Breast Cancer Research and Treatment

, Volume 118, Issue 2, pp 333–343 | Cite as

Extensive expression of craniofacial related homeobox genes in canine mammary sarcomas

  • Helena Wensman
  • Hanna Göransson
  • Karl-Johan Leuchowius
  • Sara Strömberg
  • Fredrik Pontén
  • Anders Isaksson
  • Gerard Roel Rutteman
  • Nils-Erik Heldin
  • Gunnar Pejler
  • Eva Hellmén
Preclinical Study


The global gene expression in three types of canine mammary tumors: carcinoma, fibrosarcoma and osteosarcoma were investigated by Affymetrix gene array technology. Unsupervised clustering analysis revealed a close clustering of the respective tumor types, with fibrosarcomas clustering close to the osteosarcomas and the carcinomas clustering closer to non-malignant mammary tissues (NMTs). A number of epithelial markers were expressed in both carcinomas and NMTs, whereas the sarcomas expressed genes related to mesenchymal differentiation. A comparison of the gene expression profile of the sarcomas versus carcinoma/NMTs revealed that the sarcomas, in particular the osteosarcomas, showed a striking upregulation of a panel of homeobox genes previously linked to craniofacial bone formation. In line with this finding, osteosarcomas showed an upregulation of bone morphogenetic proteins (BMPs) and of genes associated with retinoic acid signaling. Increased homeobox gene expression in sarcomas was also confirmed at the protein level by immunohistochemical analysis of tumor tissue, and in an osteosarcoma cell line after stimulation by BMP-2. These findings suggest that the development of mammary sarcomas specifically involves triggering of a set of homeobox genes related to neural crest and craniofacial bone development.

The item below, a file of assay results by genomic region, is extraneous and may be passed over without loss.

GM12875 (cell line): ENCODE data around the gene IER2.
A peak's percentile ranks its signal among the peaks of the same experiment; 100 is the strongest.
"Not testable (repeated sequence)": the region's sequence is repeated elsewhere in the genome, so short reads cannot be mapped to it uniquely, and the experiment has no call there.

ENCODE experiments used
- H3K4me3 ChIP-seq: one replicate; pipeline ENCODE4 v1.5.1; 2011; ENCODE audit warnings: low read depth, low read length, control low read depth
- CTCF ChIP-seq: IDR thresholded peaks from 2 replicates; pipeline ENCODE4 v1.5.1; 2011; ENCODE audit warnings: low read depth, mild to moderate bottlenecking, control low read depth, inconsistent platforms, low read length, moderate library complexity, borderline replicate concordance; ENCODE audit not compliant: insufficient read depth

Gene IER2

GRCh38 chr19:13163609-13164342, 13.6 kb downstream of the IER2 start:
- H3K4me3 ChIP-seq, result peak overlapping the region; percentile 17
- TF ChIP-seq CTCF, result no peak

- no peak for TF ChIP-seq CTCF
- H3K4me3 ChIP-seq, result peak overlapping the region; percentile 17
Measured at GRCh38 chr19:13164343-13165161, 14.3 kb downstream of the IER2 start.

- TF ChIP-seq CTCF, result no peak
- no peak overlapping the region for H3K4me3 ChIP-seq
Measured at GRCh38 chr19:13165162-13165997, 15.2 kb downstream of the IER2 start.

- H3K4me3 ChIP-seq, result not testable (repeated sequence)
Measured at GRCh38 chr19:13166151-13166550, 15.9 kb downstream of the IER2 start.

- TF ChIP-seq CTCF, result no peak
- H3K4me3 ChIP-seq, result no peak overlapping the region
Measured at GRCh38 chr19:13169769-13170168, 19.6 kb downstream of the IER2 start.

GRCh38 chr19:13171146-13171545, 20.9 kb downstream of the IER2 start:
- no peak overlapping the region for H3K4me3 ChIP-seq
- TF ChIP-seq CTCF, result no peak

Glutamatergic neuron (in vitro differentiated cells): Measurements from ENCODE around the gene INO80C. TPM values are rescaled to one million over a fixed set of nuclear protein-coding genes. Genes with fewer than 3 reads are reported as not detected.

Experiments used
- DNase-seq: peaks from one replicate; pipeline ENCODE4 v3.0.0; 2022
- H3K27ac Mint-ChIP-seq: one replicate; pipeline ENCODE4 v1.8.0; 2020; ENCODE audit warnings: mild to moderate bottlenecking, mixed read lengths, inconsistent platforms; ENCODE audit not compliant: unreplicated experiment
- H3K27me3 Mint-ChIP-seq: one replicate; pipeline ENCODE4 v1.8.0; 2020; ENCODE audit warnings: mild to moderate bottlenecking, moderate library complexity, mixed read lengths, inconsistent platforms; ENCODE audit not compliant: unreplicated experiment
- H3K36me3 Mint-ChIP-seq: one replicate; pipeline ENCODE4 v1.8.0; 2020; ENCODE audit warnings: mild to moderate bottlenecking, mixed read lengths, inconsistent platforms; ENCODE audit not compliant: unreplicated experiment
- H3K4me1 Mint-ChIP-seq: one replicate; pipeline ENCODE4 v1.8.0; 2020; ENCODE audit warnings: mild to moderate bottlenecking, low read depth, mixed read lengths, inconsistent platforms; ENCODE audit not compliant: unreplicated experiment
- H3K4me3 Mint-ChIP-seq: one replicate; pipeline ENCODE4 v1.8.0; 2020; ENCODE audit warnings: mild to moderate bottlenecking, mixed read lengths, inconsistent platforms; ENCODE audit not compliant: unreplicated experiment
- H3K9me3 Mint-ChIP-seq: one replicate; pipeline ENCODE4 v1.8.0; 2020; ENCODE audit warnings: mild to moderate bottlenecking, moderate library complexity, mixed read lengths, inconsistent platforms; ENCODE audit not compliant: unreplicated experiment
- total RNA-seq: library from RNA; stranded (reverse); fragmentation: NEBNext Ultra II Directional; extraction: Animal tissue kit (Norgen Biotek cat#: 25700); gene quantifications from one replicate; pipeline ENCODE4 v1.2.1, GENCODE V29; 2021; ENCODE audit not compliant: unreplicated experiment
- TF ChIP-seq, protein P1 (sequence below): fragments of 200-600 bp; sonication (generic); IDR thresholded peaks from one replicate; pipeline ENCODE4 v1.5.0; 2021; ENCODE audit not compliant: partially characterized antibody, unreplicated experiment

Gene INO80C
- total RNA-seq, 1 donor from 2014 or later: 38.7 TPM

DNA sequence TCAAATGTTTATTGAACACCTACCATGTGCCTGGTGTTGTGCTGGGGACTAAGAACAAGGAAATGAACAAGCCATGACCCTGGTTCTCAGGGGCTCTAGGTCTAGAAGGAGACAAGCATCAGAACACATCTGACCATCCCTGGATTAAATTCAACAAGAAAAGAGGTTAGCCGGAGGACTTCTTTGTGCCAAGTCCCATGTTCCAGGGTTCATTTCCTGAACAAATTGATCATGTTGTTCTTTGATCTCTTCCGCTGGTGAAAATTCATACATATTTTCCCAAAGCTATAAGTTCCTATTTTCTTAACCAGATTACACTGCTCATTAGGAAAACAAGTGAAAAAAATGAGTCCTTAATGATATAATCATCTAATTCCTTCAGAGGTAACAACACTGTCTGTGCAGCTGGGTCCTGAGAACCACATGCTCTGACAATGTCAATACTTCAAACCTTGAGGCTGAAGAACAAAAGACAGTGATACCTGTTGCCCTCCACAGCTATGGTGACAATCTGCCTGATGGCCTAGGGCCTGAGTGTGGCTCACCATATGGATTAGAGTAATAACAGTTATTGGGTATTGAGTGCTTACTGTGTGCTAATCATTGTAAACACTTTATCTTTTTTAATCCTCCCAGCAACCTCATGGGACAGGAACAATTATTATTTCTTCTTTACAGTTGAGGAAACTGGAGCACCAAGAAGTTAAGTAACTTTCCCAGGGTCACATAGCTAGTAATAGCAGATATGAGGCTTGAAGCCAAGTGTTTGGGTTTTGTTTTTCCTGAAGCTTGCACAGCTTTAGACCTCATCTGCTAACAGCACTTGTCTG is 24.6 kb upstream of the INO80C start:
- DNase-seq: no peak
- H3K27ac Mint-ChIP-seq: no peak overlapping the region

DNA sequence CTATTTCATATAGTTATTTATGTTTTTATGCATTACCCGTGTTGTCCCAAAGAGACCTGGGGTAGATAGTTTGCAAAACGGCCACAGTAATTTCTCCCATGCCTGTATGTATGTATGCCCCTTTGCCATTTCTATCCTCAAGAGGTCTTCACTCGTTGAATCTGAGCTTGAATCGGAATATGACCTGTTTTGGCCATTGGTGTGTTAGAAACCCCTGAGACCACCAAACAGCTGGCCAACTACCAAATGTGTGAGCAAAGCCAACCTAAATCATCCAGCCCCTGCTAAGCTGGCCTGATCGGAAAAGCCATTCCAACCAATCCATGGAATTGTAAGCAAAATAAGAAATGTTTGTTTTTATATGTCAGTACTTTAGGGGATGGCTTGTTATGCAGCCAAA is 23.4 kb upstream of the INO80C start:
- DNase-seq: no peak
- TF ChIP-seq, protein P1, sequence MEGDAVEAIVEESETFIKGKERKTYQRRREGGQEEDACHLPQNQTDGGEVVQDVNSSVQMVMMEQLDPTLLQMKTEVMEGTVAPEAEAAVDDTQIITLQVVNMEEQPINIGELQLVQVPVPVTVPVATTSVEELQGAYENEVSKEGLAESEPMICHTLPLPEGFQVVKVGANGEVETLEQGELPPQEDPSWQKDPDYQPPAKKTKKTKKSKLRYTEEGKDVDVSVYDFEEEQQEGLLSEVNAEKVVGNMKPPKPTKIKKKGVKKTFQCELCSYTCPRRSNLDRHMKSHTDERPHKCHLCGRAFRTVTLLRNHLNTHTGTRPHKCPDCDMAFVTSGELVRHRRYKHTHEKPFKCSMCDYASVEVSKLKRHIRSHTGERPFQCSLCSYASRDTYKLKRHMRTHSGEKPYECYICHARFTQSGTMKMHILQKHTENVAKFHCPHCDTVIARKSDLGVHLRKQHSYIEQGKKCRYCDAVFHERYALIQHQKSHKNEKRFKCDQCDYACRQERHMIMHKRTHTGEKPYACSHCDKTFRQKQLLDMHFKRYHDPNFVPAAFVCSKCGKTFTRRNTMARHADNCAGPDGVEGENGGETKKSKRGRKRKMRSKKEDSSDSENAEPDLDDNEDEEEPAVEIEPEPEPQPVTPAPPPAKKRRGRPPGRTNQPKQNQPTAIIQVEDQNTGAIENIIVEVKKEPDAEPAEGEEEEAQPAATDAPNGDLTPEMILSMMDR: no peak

Canine mammary tumors Mammary sarcoma Mammary osteosarcoma Homeobox transcription factor Gene expression profiling Craniofacial 



Non-malignant mammary tissues


Bone morphogenetic protein



We would like to thank Maria Rydåker for technical assistance. This work was financed by a Strategic funding from the Swedish University of Agricultural Sciences (SLU), Uppsala, Sweden to E. Hellmén.

Author contribution

H. Wensman, E. Hellmén, H. Göransson, A. Isaksson, G.R. Rutteman and N.E. Heldin designed the study. E. Hellmén did the pathological evaluation of the tumors. H. Wensman prepared the RNA and RNA quality controls. H. Göransson performed the array data normalization, background adjustments and statistical tests. H. Wensman set up the main direction for the manuscript and array data analysis and G. Pejler, H. Göranson, N.E. Heldin, E. Hellmén and A. Isaksson contributed to the data analysis. S. Strömberg and F. Pontén contributed with novel, validated antibodies. H. Wensman performed the IH verification and H. Wensman, E. Hellmén, S. Strömberg and F. Pontén evaluated the IH results and controls. K. Leuchowius performed the immunofluorescence and the evaluation of those results. H. Wensman and G. Pejler wrote the manuscript. All Authors approved the final version of the manuscript.

Supplementary material

10549_2008_243_MOESM1_ESM.tif (9.6 mb)
Fig. 1 Supervised clustering of osteosarcomas and fibrosarcomas compared to the simple carcinoma tumors. Genes with a difference of greater than fourfold in expression between the groups and with adjusted P value < 0.0005 are shown (TIF 9793 kb)
10549_2008_243_MOESM2_ESM.pdf (34 kb)
Table 1 Genes that are upregulated in carcinomas compared to sarcomas. Genes with a difference of greater than fourfold in expression between the groups and with adjusted P value < 0.0005 are shown (PDF 34 kb)
10549_2008_243_MOESM3_ESM.pdf (42 kb)
Table 2 The connection between upregulated homeobox genes in sarcomas and craniofacial development (PDF 41 kb)


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Copyright information

© Springer Science+Business Media, LLC. 2008

Authors and Affiliations

  • Helena Wensman
    • 1
  • Hanna Göransson
    • 2
  • Karl-Johan Leuchowius
    • 3
  • Sara Strömberg
    • 3
  • Fredrik Pontén
    • 3
  • Anders Isaksson
    • 2
  • Gerard Roel Rutteman
    • 4
  • Nils-Erik Heldin
    • 3
  • Gunnar Pejler
    • 1
  • Eva Hellmén
    • 1
  1. 1.Department of Anatomy, Physiology and BiochemistrySwedish University of Agricultural SciencesUppsalaSweden
  2. 2.Department of Medical SciencesUppsala UniversityUppsalaSweden
  3. 3.Department of Genetics and PathologyUppsala UniversityUppsalaSweden
  4. 4.Department of Clinical Sciences of Companion Animals, Faculty of Veterinary MedicineUtrecht UniversityUtrechtThe Netherlands

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